I have a process in a Linux installation that at some point has some kind of spike and passes the max allowed number of threads/processes allowed by the system. I found this by checking ps -elfT | wc -l repeatedly.

But what I don't know is what exactly is it that causes this spike.
The output of ps -elfT has a lot of information, but I cannot easily understand if there is some child process that does some kind of "blurp" in forking and makes a mess.

How could I figure that out?

Example: ps -elfT | cut -d' ' -f3 | sort |uniq gives me the processes running at the time. How could I add a count to see how much each contributes to the total?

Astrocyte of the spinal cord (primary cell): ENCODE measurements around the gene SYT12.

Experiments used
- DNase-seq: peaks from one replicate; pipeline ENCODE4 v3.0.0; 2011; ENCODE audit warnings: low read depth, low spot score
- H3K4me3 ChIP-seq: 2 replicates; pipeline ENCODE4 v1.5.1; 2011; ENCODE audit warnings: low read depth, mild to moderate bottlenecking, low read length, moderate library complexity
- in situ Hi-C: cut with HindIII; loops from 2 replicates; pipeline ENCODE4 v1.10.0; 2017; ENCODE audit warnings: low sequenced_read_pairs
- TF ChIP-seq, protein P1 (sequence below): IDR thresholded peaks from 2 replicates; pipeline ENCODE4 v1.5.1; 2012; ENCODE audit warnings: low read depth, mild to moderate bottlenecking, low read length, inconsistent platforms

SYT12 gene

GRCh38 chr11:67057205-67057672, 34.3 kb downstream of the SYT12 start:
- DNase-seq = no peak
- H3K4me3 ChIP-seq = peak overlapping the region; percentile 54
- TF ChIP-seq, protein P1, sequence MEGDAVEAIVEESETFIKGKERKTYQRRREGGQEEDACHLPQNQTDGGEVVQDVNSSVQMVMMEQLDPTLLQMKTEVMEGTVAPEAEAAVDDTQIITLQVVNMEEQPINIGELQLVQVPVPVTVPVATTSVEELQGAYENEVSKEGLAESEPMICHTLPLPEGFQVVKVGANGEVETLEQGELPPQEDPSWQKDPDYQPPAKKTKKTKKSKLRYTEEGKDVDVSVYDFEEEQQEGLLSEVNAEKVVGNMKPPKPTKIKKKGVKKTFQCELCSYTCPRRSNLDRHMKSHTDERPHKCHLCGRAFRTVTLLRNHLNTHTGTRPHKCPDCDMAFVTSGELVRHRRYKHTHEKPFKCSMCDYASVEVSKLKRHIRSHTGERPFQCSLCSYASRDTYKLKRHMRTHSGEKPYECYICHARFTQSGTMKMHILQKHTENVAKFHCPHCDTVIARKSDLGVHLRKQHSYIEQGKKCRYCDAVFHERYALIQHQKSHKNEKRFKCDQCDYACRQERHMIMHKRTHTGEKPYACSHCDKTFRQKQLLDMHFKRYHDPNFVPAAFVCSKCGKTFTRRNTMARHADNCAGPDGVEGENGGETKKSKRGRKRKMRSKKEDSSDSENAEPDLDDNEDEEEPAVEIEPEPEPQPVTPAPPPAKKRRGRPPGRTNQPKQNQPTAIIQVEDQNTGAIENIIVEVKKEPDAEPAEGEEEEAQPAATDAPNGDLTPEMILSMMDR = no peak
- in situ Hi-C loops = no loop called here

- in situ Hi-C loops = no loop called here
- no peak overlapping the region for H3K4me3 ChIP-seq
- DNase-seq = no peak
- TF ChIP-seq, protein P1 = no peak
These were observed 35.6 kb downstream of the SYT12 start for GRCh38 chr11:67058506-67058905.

1 Answer 1

ps -eo nlwp,pid,args --sort nlwp

Would show a list of processes sorted by their number of threads.

For a top-like view of that, you can always do:

watch -n 1 'ps -eo nlwp,pid,args --sort -nlwp | head'

Or you could use... top.

  • press f to select the fields to display.
  • locate nTH (the number of threads) and press d to display it and s to make it the sort order
  • you can adjust its display position with and then and and .
  • q to get back to the process list
  • press H if you want to see all the threads.
  • d to adjust the delay.
  • ? for help.
  • Would I see for all users? And also would that show also threads like with the T in the command in my post?
    – Jim
    Dec 13, 2017 at 20:36
  • How can I view this information constantly instead of running it constanly? I.e. keep it refreshing like top?
    – Jim
    Dec 13, 2017 at 21:29
  • @Jim, see edit. Dec 13, 2017 at 22:27

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